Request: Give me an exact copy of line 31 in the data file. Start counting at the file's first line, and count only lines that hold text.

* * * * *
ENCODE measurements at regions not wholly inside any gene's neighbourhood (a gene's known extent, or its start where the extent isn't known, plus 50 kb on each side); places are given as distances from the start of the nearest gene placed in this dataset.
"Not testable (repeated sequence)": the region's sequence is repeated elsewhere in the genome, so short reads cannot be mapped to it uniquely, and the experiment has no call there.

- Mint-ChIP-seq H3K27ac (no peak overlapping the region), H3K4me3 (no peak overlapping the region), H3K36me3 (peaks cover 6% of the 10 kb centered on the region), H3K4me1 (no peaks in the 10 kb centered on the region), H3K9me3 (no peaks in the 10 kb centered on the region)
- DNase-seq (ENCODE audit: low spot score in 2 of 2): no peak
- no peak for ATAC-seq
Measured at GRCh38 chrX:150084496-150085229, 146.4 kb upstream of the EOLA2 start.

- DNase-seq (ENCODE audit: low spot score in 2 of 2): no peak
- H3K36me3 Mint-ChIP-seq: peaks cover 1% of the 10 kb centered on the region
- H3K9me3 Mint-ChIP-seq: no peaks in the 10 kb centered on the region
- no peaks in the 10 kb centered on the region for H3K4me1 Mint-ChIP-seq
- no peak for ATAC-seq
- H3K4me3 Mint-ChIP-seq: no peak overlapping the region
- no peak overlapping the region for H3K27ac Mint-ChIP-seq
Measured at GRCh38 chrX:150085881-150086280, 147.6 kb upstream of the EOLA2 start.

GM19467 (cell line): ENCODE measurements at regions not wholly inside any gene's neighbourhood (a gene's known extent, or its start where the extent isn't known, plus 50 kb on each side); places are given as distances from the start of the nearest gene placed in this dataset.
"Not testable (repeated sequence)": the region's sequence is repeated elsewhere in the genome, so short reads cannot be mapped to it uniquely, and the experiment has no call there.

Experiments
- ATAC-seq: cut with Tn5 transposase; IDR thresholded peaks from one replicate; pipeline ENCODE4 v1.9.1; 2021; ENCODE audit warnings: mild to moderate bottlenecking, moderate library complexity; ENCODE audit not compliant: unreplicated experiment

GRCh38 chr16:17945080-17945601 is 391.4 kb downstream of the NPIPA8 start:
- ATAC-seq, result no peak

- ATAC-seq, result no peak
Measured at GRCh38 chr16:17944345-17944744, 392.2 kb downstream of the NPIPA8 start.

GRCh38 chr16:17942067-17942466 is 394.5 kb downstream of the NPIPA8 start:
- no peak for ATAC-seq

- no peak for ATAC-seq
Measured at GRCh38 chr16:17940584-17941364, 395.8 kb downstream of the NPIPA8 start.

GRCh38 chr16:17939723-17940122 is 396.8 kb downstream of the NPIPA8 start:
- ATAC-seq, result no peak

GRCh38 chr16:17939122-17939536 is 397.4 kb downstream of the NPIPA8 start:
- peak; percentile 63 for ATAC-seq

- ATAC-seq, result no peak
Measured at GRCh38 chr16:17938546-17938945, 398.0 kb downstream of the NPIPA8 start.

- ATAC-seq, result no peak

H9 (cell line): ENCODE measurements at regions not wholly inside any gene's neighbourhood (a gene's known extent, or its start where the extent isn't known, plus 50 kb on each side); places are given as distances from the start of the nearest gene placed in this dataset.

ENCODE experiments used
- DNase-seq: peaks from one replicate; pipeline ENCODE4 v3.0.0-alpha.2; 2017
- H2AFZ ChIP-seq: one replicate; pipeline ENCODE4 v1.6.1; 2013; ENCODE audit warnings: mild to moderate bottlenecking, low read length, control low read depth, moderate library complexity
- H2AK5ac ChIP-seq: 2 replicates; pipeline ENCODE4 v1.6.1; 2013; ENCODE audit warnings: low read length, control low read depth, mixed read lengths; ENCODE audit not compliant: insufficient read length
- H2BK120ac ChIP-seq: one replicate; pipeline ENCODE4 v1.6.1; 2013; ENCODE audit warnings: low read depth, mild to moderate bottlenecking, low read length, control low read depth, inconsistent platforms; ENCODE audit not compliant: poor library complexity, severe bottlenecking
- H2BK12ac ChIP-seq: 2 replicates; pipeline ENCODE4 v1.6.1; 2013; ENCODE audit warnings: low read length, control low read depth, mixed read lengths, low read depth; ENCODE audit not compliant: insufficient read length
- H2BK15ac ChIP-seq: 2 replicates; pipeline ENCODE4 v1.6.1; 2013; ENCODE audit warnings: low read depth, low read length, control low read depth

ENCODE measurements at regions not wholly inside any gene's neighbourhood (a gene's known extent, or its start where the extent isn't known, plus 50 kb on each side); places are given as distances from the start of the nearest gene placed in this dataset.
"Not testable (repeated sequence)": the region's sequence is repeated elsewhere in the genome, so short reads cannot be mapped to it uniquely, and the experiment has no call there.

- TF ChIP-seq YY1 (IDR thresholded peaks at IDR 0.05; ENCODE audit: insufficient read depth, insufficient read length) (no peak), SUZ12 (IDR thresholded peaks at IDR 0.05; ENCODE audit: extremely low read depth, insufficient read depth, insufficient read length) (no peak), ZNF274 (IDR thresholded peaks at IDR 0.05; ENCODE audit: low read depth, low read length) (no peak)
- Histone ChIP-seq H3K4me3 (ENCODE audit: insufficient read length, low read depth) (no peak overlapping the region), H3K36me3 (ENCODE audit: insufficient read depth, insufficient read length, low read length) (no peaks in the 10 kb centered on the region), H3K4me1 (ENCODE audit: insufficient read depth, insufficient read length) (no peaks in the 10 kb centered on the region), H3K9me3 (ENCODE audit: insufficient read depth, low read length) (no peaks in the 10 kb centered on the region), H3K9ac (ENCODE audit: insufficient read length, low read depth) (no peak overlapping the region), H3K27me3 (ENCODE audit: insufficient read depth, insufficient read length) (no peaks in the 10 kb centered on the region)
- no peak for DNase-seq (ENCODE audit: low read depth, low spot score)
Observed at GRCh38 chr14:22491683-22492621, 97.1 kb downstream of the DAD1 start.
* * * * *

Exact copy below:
- ATAC-seq, result no peak